Medical School Students Shun Primary Care as Demand Rises

More than three-quarters of U.S. medical students continue to shun primary care for higher-paying specialties, setting the stage for a shortage of doctors as the population ages and health care expands, a study found.

Among medical residents who aren’t planning a career in surgery or pediatrics, 22 percent said they expect to go into internal medicine or primary care with the rest planning on fields like cardiology or dermatology, a study published today in the Journal of the American Medical Association found.

About 20 to 25 percent of students have chosen primary care in the past 10 years, down from about 50 percent in the early 1990s, said Colin West, co-author of the study. If the trend continues, the U.S. could be short 52,000 primary care doctors in 12 years as an aging population requires more complex care and more people get coverage under the health-care law, a study published last month in the Annals of Family Medicine found.

“The concern many of us have is that as the baby boomers get older and demand continues to increase, it is going to become progressively more difficult for these patients to find physicians,” said West, who practices internal medicine at the Mayo Clinic in Rochester, Minnesota. “This could be a barrier to achieving the main goal of health reform of creating greater access to health care.”

Ignoring Incentives

Under the 2010 Affordable Care Act, an additional 30 million Americans are expected to get health insurance through an expansion of states’ Medicaid programs and newly created health insurance exchanges. The law has tried to address the increase in demand by boosting reimbursement rates to primary care doctors. Still, those incentives haven’t been enough to entice most medical students, West said.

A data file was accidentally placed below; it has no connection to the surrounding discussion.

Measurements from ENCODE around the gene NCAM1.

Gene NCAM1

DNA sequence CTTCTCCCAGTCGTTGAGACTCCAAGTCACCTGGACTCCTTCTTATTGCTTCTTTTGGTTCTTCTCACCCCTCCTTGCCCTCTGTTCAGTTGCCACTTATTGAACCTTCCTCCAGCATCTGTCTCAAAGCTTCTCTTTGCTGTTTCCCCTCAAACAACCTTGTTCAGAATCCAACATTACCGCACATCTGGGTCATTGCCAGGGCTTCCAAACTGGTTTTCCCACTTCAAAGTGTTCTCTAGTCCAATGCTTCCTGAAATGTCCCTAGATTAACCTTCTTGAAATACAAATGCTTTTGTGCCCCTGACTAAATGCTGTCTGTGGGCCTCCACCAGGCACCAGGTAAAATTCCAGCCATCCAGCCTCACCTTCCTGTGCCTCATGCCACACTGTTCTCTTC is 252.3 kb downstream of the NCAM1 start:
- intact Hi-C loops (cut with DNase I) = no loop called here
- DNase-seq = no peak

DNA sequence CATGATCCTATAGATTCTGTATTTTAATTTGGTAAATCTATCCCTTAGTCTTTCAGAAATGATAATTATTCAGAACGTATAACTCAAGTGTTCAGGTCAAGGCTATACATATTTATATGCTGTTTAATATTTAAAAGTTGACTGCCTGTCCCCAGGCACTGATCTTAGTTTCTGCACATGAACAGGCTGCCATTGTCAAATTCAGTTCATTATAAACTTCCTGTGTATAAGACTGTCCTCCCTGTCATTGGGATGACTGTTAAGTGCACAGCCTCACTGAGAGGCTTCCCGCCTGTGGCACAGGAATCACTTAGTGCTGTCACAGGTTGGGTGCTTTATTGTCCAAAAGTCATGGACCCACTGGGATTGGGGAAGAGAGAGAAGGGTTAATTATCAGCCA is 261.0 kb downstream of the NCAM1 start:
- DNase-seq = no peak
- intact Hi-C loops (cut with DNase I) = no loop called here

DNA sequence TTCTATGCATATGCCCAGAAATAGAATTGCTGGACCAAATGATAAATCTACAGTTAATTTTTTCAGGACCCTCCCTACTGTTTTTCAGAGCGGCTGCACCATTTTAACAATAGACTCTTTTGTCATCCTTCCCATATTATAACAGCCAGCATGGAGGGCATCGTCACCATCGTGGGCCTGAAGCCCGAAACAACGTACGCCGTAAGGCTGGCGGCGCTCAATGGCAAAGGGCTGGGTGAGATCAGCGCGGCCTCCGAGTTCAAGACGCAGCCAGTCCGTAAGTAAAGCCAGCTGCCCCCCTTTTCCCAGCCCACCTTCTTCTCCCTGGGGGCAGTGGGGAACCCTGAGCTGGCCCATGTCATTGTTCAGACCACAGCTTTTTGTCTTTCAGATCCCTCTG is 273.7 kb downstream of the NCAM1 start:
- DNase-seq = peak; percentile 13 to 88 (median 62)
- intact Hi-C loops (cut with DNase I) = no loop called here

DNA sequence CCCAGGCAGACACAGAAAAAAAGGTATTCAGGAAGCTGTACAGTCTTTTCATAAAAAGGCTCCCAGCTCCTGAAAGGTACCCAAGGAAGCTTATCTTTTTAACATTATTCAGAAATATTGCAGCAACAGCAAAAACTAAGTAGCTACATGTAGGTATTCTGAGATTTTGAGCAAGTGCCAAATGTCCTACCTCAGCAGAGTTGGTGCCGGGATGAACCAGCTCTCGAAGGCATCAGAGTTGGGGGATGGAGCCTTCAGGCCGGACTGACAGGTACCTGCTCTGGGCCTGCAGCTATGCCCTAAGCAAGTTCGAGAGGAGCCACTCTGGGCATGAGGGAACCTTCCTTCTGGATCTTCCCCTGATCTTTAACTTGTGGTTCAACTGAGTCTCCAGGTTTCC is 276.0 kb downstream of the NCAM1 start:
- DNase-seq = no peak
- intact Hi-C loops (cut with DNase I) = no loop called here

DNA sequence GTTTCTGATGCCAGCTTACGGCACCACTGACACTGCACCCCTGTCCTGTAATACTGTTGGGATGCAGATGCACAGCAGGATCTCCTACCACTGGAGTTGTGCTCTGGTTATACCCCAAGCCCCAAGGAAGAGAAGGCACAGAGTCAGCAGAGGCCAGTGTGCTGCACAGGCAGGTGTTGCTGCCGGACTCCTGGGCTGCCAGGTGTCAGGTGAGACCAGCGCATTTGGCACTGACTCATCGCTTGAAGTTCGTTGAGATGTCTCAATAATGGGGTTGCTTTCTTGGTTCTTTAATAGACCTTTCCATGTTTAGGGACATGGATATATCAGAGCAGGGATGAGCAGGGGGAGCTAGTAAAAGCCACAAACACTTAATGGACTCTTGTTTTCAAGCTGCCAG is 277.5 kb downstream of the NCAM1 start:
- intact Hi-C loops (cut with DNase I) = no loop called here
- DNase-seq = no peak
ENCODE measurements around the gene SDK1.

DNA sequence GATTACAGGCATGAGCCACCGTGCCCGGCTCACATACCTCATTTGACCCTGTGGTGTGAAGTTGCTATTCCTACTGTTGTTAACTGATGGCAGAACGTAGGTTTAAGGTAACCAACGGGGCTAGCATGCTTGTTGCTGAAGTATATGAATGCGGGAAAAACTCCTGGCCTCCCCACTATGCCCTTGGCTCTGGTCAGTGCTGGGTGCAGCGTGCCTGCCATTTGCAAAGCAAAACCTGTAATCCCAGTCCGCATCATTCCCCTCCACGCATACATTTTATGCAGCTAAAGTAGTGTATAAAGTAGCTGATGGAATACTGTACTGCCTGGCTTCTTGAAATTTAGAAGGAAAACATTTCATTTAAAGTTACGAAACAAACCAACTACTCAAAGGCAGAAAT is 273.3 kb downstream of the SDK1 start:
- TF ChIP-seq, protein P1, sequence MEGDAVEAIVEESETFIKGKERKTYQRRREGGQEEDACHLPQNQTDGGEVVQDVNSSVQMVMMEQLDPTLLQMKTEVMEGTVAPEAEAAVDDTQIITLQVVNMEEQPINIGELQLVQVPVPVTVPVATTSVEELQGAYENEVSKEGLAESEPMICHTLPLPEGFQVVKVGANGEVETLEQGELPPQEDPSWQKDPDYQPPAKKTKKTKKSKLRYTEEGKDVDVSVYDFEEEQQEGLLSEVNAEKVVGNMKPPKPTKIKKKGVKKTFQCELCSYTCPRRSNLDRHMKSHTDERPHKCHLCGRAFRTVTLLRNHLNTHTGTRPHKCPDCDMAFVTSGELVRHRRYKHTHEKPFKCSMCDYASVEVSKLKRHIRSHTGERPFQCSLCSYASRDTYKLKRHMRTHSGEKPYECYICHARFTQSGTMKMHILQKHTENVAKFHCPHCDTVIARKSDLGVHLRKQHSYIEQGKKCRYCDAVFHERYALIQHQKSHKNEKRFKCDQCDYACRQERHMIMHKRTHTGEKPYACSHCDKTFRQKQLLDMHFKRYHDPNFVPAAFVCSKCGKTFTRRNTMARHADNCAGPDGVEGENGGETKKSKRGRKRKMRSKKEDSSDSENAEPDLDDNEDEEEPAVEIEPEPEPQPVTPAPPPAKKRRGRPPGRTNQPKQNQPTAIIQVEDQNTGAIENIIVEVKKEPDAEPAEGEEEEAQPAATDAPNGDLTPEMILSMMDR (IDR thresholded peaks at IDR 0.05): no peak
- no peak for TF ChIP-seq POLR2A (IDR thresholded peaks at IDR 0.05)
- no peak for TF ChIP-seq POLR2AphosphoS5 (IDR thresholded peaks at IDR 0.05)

Salary disparities between primary care doctors and specialists are a major reason for the gap, West said. The average annual pay for a doctor practicing internal medicine is about $219,500 compared to $415,900 for a gastroenterologist, $422,900 for cardiologists, and $386,000 for a dermatologist, according to a 2011 report by the American Medical Group Association, based in Alexandria, Virginia.

The study today looked at survey results from 16,781 third-year medical residents who were on track to go into non-surgical, adult medicine. Of those, about 3,605 said they plan to pursue a career in general internal medicine or primary care. Even among students who were in a residency program focused on primary care, less than half said they planned to continue studying primary care medicine in their training fellowship.

The survey also showed that women were more likely than men to go into general medicine.

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